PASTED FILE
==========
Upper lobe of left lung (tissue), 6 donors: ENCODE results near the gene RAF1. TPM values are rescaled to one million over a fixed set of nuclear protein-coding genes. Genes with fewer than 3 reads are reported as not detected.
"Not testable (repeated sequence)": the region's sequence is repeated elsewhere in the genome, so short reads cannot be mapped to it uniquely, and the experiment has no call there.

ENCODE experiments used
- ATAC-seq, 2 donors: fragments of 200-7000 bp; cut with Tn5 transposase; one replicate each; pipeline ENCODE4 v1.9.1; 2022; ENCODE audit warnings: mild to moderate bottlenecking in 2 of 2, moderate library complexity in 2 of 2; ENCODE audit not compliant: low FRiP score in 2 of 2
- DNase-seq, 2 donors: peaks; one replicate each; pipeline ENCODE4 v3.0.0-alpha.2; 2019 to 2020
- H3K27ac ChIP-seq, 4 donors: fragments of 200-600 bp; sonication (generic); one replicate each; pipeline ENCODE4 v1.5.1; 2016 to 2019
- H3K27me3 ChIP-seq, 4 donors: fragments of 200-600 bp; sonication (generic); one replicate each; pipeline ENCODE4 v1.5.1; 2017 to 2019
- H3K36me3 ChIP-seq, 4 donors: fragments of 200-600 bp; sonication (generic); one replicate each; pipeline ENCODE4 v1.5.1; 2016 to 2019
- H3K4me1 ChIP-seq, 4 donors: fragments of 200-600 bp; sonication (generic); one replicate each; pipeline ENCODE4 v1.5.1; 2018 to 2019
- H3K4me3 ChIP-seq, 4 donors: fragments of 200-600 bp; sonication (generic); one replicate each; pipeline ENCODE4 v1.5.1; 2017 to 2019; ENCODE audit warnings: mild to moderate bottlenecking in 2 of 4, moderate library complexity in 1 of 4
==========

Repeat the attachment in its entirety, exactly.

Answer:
Upper lobe of left lung (tissue), 6 donors: ENCODE results near the gene RAF1. TPM values are rescaled to one million over a fixed set of nuclear protein-coding genes. Genes with fewer than 3 reads are reported as not detected.
"Not testable (repeated sequence)": the region's sequence is repeated elsewhere in the genome, so short reads cannot be mapped to it uniquely, and the experiment has no call there.

ENCODE experiments used
- ATAC-seq, 2 donors: fragments of 200-7000 bp; cut with Tn5 transposase; one replicate each; pipeline ENCODE4 v1.9.1; 2022; ENCODE audit warnings: mild to moderate bottlenecking in 2 of 2, moderate library complexity in 2 of 2; ENCODE audit not compliant: low FRiP score in 2 of 2
- DNase-seq, 2 donors: peaks; one replicate each; pipeline ENCODE4 v3.0.0-alpha.2; 2019 to 2020
- H3K27ac ChIP-seq, 4 donors: fragments of 200-600 bp; sonication (generic); one replicate each; pipeline ENCODE4 v1.5.1; 2016 to 2019
- H3K27me3 ChIP-seq, 4 donors: fragments of 200-600 bp; sonication (generic); one replicate each; pipeline ENCODE4 v1.5.1; 2017 to 2019
- H3K36me3 ChIP-seq, 4 donors: fragments of 200-600 bp; sonication (generic); one replicate each; pipeline ENCODE4 v1.5.1; 2016 to 2019
- H3K4me1 ChIP-seq, 4 donors: fragments of 200-600 bp; sonication (generic); one replicate each; pipeline ENCODE4 v1.5.1; 2018 to 2019
- H3K4me3 ChIP-seq, 4 donors: fragments of 200-600 bp; sonication (generic); one replicate each; pipeline ENCODE4 v1.5.1; 2017 to 2019; ENCODE audit warnings: mild to moderate bottlenecking in 2 of 4, moderate library complexity in 1 of 4